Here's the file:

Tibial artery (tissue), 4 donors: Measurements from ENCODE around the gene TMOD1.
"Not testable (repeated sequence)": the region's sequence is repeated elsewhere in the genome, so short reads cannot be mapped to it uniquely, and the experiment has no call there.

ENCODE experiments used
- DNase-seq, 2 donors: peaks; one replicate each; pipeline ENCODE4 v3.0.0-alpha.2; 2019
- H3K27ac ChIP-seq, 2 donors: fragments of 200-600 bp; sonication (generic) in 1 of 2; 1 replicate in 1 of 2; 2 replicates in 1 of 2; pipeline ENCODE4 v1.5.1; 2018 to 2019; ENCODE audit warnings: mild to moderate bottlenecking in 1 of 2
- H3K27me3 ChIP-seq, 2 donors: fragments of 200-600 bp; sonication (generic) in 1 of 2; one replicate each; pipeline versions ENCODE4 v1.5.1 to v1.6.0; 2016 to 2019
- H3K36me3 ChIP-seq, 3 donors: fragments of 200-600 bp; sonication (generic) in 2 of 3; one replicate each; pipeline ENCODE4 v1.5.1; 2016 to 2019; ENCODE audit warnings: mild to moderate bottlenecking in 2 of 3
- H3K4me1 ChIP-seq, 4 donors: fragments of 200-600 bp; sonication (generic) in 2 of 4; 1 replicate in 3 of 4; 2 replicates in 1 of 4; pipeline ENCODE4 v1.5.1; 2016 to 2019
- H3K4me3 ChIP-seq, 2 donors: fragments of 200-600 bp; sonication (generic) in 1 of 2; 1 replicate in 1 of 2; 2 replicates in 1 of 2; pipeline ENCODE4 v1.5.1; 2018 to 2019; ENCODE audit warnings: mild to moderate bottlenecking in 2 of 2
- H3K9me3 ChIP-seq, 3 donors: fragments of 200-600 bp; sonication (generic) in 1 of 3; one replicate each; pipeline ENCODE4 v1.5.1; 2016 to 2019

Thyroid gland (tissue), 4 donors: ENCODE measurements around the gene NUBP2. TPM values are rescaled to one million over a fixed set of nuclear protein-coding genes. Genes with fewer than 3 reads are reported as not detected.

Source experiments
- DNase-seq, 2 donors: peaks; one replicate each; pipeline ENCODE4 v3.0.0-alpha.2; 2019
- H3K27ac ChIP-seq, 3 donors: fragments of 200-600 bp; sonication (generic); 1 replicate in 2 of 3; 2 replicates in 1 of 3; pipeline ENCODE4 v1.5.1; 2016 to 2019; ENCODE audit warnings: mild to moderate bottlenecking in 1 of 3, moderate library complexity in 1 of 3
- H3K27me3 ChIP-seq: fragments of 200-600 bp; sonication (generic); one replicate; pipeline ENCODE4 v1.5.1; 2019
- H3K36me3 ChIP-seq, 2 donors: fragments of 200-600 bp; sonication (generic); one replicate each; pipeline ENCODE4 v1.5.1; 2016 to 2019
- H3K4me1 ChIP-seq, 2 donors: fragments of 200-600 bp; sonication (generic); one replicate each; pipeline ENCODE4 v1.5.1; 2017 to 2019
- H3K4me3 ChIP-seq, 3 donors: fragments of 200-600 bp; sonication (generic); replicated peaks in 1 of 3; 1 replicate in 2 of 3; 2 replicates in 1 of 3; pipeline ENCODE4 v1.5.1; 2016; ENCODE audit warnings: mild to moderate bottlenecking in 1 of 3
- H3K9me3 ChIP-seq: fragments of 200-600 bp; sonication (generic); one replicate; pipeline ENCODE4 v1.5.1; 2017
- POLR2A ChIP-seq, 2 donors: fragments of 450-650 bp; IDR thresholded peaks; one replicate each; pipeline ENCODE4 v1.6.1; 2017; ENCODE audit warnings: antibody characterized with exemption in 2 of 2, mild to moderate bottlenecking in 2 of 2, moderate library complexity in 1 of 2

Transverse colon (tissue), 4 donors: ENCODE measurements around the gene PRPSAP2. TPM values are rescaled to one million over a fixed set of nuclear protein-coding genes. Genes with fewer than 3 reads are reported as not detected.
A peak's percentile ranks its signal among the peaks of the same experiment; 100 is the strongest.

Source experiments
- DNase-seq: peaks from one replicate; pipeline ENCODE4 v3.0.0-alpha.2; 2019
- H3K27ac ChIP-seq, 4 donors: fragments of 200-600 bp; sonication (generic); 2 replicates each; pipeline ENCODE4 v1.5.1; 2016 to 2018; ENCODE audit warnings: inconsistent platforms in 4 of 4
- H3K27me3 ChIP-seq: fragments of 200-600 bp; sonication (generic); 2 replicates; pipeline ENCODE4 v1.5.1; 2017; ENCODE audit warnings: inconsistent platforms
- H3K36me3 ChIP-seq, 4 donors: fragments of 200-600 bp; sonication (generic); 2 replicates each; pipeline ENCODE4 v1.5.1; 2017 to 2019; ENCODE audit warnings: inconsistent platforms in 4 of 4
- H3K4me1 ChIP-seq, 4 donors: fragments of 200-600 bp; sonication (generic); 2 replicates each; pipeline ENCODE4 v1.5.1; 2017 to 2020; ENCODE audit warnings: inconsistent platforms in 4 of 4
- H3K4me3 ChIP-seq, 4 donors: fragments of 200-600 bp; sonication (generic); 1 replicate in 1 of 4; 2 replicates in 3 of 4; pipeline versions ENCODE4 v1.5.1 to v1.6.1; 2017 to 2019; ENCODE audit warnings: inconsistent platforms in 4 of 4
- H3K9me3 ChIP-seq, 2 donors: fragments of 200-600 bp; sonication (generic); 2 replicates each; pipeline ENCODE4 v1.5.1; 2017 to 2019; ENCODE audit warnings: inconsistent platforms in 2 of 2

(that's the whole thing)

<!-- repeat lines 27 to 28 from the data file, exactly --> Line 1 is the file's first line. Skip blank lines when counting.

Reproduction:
- H3K36me3 ChIP-seq, 4 donors: fragments of 200-600 bp; sonication (generic); 2 replicates each; pipeline ENCODE4 v1.5.1; 2017 to 2019; ENCODE audit warnings: inconsistent platforms in 4 of 4
- H3K4me1 ChIP-seq, 4 donors: fragments of 200-600 bp; sonication (generic); 2 replicates each; pipeline ENCODE4 v1.5.1; 2017 to 2020; ENCODE audit warnings: inconsistent platforms in 4 of 4